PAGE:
Gillnetters are usually bowpicker style boats(house on the back) reel in front of the house

    Seiners are much bigger boats, house forward style, with a mast & boom with a powerblock hanging off of it and they have a seine skiff towing the other end of the net.

    Just go slow and keep your eyes open and one hand on the reverse lever if your too close to hit reverse then at least shut off the motor as fast a possible then you won't wind up as much net around your prop/s.

    Alaska Shrimp Pots

    Rigid & Folding Shrimp & Crab Pots
    Electra Dyne Pot Haulers
    Ropes, Buoys, Bait
    alaskashrimppots.com
    akshrimppots@mtaonline.net
    907 775 1692

  7. #7
    Member breausaw's Avatar
    Join Date
    Oct 2006
    Location
    Anchorage
    Posts
    830

    Default

    Just stay why clear and pay attention, itís really hard to see the cork lines. Best thing to do is give a wide berth and move on. These guys are out here trying to make a living, so if you donít know what to look for stay clear; if you run over a net youíll be sorry.
    Jay
    07 C-Dory 25 Cruiser
    OurPlayground.


  8. #8

    Smile

    You should try a Bristol Bay opener if you think you saw a zoo. Like Pot Builder said, go slow and pay attention. same goes when you run into a bunch of anything. Happy boating.

  9. #9
    Moderator Paul H's Avatar
    Join Date
    Apr 2006
    Location
    Anchorage
    Posts
    5,594

    Default

    Really no different from rocks, logs, wakes, whales and the other hazards on the water. Keep your eyes, and your crews eyes pealed 100% of the time, and when you aren't sure, cut power, look around then adjust course if needed.

    I've found after spending some time out in the sound you get a feel for where the commercial boats will be fishing, and just give them a wide berth.

  10. #10
    Supporting Member AlaskanSD's Avatar
    Join Date
    Feb 2007
    Location
    Eagle River, AK
    Posts
    598

    Default

    Get some polarizing sunglasses and it helps a lot. And chances are he wasn't in "intercept" mode to meet you, he was just "running" his net to scare fish in.

    Gillnets are 150 fathoms long (900ft) and can run in any shape or direction from the boat to the buoy.

    Good luck!

  11. #11
    Member Akgramps's Avatar
    Join Date
    Apr 2008
    Location
    Last civilized place on the planet
    Posts
    2,080

    Default Radio?

    How bout hailing em on the radio, tell em yer intentions and ask for help avoiding their gear?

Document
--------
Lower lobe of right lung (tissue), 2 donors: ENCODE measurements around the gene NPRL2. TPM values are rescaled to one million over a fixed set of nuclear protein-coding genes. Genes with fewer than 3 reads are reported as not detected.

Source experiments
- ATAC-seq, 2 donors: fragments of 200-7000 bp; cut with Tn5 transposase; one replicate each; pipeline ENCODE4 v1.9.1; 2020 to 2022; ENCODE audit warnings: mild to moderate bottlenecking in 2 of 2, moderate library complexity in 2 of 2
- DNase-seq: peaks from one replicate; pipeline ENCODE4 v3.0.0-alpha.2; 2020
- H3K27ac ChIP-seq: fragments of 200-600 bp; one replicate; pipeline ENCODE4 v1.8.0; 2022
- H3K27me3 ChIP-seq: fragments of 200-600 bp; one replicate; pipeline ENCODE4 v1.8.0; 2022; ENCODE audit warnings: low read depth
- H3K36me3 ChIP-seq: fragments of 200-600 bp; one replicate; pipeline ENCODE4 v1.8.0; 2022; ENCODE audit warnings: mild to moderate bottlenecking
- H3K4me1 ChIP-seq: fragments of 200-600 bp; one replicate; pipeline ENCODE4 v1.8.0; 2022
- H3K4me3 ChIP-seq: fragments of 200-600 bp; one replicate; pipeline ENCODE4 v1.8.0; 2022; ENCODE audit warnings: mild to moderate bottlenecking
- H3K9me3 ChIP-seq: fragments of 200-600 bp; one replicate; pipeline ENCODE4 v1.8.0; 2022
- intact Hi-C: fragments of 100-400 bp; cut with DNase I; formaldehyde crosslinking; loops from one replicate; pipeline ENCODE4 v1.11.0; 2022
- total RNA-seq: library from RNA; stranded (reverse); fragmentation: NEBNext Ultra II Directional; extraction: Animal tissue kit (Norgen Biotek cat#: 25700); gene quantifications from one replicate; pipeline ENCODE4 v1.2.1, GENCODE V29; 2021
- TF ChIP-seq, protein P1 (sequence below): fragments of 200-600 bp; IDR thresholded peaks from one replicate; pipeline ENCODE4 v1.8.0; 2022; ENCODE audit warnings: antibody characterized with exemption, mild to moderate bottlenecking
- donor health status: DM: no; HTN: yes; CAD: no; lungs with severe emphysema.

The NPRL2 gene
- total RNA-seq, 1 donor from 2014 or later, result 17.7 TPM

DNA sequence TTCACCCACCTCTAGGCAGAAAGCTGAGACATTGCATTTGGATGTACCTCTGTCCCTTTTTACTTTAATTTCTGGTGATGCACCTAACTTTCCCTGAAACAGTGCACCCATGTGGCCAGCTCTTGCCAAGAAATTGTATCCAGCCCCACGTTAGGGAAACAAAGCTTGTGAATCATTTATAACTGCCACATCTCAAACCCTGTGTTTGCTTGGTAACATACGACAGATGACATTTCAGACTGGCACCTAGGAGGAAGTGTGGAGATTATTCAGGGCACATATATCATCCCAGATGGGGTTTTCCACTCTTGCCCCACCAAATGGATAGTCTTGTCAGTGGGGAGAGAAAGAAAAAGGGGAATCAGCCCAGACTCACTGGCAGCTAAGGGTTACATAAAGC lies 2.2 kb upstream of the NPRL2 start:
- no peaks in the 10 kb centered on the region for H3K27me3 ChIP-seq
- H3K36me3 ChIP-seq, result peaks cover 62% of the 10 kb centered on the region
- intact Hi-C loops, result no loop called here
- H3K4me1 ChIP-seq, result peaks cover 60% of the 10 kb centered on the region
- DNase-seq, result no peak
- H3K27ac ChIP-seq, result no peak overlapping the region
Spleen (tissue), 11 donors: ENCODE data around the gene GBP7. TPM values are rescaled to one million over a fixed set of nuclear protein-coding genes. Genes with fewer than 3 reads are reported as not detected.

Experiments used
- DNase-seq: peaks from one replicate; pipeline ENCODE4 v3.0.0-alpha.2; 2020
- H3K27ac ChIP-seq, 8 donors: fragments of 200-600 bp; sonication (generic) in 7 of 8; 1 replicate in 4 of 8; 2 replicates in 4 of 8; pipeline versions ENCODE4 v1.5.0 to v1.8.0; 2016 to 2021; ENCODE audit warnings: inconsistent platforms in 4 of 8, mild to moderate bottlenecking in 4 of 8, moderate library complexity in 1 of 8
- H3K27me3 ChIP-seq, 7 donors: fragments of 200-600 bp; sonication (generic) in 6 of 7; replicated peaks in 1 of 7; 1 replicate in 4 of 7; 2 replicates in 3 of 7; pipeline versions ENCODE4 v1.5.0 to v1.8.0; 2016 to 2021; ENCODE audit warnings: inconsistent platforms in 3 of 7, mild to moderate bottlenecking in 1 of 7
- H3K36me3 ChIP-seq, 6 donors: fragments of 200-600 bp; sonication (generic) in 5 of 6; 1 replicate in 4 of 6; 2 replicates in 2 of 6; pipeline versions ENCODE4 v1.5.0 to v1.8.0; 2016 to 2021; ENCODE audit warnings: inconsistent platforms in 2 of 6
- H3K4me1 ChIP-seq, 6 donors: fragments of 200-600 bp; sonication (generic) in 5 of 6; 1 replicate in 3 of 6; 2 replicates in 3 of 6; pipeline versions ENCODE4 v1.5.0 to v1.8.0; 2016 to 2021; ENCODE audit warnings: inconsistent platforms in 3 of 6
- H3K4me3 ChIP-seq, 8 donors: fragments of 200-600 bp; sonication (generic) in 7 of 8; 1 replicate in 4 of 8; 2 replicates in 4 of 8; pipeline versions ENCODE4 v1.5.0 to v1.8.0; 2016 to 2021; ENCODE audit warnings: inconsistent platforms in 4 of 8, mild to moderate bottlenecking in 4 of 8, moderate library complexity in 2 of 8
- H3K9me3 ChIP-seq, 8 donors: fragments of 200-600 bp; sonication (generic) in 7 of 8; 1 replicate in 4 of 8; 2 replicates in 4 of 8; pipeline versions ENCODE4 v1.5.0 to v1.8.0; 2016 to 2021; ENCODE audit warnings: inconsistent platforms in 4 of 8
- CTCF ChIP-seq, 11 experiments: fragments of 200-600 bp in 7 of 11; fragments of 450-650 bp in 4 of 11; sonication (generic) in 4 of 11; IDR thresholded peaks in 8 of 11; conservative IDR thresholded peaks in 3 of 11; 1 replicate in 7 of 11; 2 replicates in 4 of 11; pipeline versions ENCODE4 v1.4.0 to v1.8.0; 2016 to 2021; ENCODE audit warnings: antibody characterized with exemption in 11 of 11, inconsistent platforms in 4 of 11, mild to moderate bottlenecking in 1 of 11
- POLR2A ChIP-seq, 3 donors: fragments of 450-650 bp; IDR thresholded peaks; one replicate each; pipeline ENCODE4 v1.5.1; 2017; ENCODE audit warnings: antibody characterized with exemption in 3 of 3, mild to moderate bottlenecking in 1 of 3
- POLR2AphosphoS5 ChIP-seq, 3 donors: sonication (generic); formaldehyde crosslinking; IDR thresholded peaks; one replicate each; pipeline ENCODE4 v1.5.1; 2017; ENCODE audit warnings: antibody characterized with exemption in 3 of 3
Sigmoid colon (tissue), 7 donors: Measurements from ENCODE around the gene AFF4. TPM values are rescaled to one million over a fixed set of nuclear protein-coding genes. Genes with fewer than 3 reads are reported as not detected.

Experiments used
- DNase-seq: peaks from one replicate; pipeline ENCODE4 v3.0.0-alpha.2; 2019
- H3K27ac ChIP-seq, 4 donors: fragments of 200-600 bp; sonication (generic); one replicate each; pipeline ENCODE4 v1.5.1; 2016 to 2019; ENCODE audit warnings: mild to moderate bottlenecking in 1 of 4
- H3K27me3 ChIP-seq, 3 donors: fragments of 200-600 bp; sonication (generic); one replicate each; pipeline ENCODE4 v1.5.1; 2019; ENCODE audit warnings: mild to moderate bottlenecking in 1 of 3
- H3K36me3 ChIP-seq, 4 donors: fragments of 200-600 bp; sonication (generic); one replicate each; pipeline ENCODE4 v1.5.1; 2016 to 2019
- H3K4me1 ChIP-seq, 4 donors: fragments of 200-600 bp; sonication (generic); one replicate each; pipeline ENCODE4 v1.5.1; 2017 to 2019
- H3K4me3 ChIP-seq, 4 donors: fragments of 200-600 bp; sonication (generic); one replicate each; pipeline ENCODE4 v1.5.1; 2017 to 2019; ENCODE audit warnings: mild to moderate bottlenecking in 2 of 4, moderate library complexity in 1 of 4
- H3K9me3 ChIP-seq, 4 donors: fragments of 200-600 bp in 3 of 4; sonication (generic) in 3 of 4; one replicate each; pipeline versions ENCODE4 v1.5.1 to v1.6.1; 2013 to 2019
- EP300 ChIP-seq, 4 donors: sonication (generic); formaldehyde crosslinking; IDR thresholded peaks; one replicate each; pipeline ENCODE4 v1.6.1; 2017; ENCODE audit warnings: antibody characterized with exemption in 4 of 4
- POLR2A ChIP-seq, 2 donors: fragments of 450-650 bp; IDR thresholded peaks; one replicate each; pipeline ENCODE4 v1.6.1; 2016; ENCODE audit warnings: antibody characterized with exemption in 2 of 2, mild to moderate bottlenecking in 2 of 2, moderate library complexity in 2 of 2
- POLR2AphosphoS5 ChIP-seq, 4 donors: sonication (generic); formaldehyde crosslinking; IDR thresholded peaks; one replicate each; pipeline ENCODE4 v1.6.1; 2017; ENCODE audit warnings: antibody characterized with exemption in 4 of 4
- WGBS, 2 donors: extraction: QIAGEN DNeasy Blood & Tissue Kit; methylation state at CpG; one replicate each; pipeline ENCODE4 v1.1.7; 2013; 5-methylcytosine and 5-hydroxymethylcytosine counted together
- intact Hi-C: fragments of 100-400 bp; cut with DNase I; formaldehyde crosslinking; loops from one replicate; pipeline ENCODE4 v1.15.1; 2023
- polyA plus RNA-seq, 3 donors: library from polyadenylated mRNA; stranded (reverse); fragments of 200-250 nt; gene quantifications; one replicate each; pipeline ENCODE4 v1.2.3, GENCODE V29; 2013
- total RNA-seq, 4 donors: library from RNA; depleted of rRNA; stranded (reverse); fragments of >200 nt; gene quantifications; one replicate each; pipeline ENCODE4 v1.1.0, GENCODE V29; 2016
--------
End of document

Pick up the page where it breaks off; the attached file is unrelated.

12. #12

    Default

    The radio might not work. A lot of the boats in Bristol Bay are on different channels working in groups, and if the fishing is slow lying to one another.

  13. #13

    Default

    Don't think radioing them would help much. Too many boats fishing and would be hard to describe where their net is. Just stay well away and know that you may not be able to see their little white floats. I've headed in the direction of commercial boats before while they were fishing and had a commercial boat all of a sudden blast on an intecepting path but then figured that what he was doing was getting between me and his net that I was heading for (but hadn't yet seen). Actually, that was probably doing ME a favor. The biggest challenge I've had so far as getting through Main Bay to snag reds when all of their nets are everywhere. Trying to match up pairs of buoys, etc. so I don't run over a net.

  14. #14

    Default I drift fished one year in PWS and since 93 in Cook Inlet

    One way is to head straight at the commerical boat. When you get close to the commerical boat you will see the direction the net is going off his boat and you just steer to the other end of his boat.
    At the same time you have to remember if there are many boats around you will have to watch 900 ft nets from boats off both your sides.
    Still going straight at the commerical boat is the only way to go.
    Radio contact will not work. All should be on VHF 16 - But they will not be.

  15. #15

    Default thanks

    Okay there were both seiners and setters, because there were bow pickers and the big guys were out farther. Nine hundered feet that is 300 yards so that is about 50yds further than my best drive golfing,okay I can get a better idea there. I have the polaroid lens sunglasses,okay. Did stop and went very slow, still freaked the guy out so must have been too close. I think I'll just run out the other end of Culross and maybe they will be thinner down there. I just wanna go fishin!

  16. #16
    Member Snagger's Avatar
    Join Date
    Jul 2006
    Location
    A
    Posts
    99

    Default

    I was sure they use the shot across the bow method in Bristol bay.

Bookmarks

Posting Permissions

  • You may not post new threads
  • You may not post replies
  • You may not post attachments
  • You may not edit your posts
  •